SENATOR Miriam Defensor-Santiago said Sunday her rivals in this year’s presidential elections would steal from public funds or be tempted to do so to recoup the millions of pesos they would have spent on advertisements.
She also said it was likely that her opponents would give favors to their rich supporters to the detriment of the public.
Santiago was reacting to reports that Manuel Roxas II, Vice President Jejomar Binay, Senator Grace Poe and Davao City Mayor Rodrigo Duterte had spent a total of P2.3 billion on television commercials from January to December 2015.
Roxas, the Liberal Party’s standard bearer, was the top spender, shelling out P774 million, followed by Binay (P695 million), Poe (P694 million) and Duterte (P129 million).
Santiago, who is running under the People’s Reform Party, said the presidential candidates’ election spending should be treated as “red flags” for corruption.
“The question we must ask is this: How will these politicians recover the scandalous amounts they spend for their campaign?” Santiago said.
She said almost all the candidates had already spent beyond the limit for campaign expenses. By Commission on Elections standards, every presidential candidate may spend only P10 per voter, or a total of P545 million for the projected 54.5 million voters in 2016.
“A president’s salary is only P120,000 a month. He or she may thus expect to earn only P8.64 million for the six years that he or she is in office,” Santiago said.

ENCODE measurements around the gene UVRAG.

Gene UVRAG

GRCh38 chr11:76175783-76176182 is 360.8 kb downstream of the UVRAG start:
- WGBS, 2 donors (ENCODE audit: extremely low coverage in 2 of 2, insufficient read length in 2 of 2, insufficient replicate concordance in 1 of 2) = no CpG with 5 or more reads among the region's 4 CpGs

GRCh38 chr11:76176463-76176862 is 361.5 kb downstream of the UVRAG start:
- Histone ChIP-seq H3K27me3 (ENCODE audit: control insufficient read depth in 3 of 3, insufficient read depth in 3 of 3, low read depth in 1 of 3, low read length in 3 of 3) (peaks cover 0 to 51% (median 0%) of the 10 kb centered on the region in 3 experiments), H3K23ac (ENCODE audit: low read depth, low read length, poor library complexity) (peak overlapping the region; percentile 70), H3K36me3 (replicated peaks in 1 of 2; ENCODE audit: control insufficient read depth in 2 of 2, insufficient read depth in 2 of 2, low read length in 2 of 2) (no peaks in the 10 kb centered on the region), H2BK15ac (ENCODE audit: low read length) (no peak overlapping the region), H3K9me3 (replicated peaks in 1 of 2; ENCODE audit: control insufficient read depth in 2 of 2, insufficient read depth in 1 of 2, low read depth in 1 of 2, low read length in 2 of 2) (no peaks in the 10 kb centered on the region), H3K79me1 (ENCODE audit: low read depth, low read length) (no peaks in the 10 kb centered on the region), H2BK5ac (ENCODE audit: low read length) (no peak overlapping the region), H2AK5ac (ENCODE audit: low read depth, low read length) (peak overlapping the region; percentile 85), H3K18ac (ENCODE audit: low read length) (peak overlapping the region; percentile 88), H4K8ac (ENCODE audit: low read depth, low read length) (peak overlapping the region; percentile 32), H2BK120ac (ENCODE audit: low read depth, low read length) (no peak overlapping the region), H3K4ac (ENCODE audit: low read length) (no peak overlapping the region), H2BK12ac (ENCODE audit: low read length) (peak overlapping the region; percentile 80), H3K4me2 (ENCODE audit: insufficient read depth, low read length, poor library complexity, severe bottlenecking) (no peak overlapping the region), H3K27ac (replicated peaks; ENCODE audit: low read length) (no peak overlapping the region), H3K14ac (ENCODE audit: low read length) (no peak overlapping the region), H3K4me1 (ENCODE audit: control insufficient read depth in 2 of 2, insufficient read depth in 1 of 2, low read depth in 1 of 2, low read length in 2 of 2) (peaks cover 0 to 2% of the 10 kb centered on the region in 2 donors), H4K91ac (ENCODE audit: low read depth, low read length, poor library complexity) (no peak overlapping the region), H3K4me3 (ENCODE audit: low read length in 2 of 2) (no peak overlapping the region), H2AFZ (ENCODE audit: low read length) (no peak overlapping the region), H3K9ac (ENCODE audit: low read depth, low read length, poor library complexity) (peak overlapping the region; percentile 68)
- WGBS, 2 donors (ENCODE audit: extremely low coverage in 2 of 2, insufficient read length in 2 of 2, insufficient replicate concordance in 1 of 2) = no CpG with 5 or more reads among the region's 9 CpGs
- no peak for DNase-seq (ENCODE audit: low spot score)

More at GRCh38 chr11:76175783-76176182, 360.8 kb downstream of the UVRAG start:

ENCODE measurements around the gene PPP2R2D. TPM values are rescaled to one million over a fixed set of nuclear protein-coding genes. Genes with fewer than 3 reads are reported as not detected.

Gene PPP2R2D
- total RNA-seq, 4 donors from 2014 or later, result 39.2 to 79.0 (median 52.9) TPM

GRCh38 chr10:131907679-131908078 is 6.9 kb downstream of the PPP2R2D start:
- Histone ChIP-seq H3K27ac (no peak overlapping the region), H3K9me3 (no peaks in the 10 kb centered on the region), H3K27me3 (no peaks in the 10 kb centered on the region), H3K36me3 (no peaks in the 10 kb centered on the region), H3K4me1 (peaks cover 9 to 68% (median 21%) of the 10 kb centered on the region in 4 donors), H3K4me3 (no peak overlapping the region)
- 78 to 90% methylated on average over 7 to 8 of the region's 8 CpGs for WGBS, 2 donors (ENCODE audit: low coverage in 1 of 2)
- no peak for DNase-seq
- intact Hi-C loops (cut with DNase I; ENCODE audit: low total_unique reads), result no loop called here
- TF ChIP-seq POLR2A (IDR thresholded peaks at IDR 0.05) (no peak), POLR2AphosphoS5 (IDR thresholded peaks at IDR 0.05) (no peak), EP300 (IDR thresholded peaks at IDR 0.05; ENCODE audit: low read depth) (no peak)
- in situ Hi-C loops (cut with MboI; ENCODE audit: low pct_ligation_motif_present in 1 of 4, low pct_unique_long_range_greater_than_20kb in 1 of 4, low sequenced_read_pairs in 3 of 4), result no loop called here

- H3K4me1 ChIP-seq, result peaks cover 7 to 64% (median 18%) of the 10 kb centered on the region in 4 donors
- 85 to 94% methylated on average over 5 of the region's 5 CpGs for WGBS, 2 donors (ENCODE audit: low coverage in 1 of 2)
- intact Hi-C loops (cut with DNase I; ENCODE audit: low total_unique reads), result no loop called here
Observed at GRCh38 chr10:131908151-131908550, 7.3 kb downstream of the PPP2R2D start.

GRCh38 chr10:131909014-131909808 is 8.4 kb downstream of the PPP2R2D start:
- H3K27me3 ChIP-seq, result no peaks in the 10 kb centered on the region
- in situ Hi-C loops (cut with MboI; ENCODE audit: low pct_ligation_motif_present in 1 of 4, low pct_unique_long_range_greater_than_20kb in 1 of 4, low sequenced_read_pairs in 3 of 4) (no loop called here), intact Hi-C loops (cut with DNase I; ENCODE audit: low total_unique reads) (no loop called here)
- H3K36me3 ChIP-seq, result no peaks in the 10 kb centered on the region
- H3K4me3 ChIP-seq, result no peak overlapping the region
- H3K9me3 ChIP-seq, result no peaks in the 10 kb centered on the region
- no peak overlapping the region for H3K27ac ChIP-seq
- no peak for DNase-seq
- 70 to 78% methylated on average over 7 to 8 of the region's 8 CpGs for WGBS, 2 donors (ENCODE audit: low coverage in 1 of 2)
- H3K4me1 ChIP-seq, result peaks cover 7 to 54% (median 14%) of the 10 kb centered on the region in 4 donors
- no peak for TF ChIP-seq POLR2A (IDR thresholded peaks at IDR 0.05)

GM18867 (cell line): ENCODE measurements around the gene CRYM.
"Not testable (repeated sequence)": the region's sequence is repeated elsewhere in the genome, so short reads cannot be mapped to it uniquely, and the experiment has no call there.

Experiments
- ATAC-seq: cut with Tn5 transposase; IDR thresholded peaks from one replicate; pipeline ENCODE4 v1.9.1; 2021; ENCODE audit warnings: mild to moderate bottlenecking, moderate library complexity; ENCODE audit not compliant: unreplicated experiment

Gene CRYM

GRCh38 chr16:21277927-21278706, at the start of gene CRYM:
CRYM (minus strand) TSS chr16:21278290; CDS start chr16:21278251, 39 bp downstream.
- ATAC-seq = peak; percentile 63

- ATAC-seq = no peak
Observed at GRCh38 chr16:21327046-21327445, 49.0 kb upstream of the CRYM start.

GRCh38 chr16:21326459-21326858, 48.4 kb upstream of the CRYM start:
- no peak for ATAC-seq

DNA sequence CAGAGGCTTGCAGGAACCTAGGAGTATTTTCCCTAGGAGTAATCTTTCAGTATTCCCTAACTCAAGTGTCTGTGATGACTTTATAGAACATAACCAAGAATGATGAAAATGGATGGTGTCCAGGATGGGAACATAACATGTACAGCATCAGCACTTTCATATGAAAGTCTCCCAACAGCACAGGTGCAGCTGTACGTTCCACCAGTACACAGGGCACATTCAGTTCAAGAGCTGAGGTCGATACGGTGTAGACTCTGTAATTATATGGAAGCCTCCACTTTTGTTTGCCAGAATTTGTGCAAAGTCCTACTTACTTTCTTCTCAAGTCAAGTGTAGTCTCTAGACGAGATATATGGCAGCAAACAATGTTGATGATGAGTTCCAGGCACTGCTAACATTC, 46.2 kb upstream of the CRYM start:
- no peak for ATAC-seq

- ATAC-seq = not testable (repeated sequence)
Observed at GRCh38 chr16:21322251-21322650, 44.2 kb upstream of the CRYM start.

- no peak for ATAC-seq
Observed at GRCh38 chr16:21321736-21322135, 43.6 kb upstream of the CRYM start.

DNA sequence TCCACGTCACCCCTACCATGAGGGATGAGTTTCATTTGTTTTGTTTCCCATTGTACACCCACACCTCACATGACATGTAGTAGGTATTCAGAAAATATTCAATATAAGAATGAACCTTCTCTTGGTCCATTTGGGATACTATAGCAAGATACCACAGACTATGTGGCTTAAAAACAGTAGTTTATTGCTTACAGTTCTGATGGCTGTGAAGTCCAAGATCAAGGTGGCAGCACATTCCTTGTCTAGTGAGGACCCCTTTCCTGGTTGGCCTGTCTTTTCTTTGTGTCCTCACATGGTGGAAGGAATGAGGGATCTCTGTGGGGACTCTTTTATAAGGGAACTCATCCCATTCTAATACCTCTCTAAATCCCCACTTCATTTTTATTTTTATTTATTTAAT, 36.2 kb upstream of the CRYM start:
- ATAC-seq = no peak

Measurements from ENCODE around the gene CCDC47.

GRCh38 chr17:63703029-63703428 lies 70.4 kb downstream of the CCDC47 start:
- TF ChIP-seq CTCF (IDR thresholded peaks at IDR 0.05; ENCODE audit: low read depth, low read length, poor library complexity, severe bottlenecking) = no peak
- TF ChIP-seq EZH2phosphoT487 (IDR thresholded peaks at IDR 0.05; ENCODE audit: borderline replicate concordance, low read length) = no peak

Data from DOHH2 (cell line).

“Of course, they can say they are not spending their own money, and that their campaign is being fueled by contributions. Who are their contributors? What kind of favors will they ask from the president whose candidacy they bankrolled?”
Santiago said that while the Supreme Court ruling on the 2009 case of Peñera v. Comelec allowed politicians to campaign outside the identified period, excessive ad spending contradicted the constitutional principle that “a public office is a public trust.”
“The provision of the Constitution is our guide: They are campaigning to occupy an office, which is a public trust. It might not express a strict legality but a matter of moral conduct on the part of the public officials,” Santiago said. Macon Ramos-Araneta
Santiago, the only presidential candidate who has yet to release political ads, said she would call for a Senate probe on the candidates’ ad expenditures.
Her Senate Bill 185 seeks to require politicians who intend to run for public office to file certificates of intention to run for public office, which would allow the Comelec to monitor their election-related activities and expenses even before they file certificates of candidacy.